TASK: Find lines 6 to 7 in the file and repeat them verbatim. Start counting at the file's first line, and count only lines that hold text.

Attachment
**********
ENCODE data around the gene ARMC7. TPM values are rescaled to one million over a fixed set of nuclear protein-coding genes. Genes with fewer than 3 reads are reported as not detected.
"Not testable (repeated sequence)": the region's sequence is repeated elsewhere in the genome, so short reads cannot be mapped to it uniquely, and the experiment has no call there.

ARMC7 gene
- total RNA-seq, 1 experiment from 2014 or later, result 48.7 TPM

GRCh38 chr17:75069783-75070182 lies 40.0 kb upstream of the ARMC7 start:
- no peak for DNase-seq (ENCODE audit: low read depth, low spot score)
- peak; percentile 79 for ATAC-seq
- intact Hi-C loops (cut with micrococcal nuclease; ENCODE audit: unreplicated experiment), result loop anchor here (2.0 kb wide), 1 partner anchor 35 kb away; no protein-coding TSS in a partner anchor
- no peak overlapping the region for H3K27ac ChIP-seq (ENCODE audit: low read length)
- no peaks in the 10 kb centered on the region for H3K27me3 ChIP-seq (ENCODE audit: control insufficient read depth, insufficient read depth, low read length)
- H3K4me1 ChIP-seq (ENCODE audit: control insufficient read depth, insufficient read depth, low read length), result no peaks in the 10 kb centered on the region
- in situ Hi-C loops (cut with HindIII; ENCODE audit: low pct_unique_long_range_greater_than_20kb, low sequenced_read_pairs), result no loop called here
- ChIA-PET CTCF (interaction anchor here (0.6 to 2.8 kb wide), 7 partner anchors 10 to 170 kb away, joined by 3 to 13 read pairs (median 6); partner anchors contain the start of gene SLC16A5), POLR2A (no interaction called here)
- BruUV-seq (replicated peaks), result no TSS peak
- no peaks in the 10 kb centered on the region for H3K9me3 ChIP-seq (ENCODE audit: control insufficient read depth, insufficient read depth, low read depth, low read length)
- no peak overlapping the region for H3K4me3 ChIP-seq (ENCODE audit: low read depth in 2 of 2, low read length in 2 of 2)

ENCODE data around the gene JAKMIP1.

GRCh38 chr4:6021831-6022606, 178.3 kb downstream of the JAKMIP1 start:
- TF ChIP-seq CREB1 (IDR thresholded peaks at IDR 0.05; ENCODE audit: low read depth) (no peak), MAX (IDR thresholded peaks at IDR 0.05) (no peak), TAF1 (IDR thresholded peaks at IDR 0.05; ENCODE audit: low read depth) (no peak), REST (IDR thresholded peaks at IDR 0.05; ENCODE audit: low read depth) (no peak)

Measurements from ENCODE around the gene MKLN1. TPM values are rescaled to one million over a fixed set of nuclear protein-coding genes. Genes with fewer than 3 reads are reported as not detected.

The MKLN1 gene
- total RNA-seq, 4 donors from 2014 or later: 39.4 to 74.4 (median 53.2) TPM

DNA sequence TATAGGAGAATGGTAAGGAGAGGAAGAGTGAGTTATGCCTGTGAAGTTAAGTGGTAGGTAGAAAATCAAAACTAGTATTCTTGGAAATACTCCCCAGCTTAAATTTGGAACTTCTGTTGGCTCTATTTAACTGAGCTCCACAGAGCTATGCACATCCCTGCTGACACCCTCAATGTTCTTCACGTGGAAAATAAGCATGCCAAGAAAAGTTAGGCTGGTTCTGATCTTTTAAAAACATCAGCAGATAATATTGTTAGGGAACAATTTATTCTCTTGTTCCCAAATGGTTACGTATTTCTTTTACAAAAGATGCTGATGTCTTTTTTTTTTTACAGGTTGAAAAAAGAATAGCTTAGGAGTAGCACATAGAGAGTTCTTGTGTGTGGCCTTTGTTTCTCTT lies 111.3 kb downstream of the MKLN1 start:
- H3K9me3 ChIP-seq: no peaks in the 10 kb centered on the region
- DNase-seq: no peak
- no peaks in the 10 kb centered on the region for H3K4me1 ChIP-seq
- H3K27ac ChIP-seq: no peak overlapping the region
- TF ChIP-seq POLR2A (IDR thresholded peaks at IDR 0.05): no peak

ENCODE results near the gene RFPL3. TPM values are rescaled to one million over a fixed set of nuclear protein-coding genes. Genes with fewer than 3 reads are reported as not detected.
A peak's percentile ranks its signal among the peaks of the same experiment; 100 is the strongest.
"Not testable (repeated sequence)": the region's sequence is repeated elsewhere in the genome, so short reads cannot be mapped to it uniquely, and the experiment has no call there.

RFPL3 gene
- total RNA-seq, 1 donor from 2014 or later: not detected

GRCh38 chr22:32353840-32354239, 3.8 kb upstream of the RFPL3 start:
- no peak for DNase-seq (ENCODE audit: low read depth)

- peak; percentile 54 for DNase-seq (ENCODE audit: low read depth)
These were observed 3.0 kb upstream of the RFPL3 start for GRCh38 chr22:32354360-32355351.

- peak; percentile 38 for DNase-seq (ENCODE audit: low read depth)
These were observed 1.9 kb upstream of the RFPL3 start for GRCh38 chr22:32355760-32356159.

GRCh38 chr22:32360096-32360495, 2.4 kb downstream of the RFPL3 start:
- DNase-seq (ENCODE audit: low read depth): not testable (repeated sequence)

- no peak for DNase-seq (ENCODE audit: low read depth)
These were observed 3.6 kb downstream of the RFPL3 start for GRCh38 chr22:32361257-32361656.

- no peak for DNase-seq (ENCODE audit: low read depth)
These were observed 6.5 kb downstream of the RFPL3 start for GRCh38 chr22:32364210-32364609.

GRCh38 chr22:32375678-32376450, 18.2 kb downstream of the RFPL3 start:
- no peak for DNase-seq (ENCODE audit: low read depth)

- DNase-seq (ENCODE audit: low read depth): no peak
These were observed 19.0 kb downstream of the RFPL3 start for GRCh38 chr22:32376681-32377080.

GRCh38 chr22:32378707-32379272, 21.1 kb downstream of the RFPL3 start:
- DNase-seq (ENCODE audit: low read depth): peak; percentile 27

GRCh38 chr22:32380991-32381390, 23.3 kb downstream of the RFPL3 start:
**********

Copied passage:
- no peak for DNase-seq (ENCODE audit: low read depth, low spot score)
- peak; percentile 79 for ATAC-seq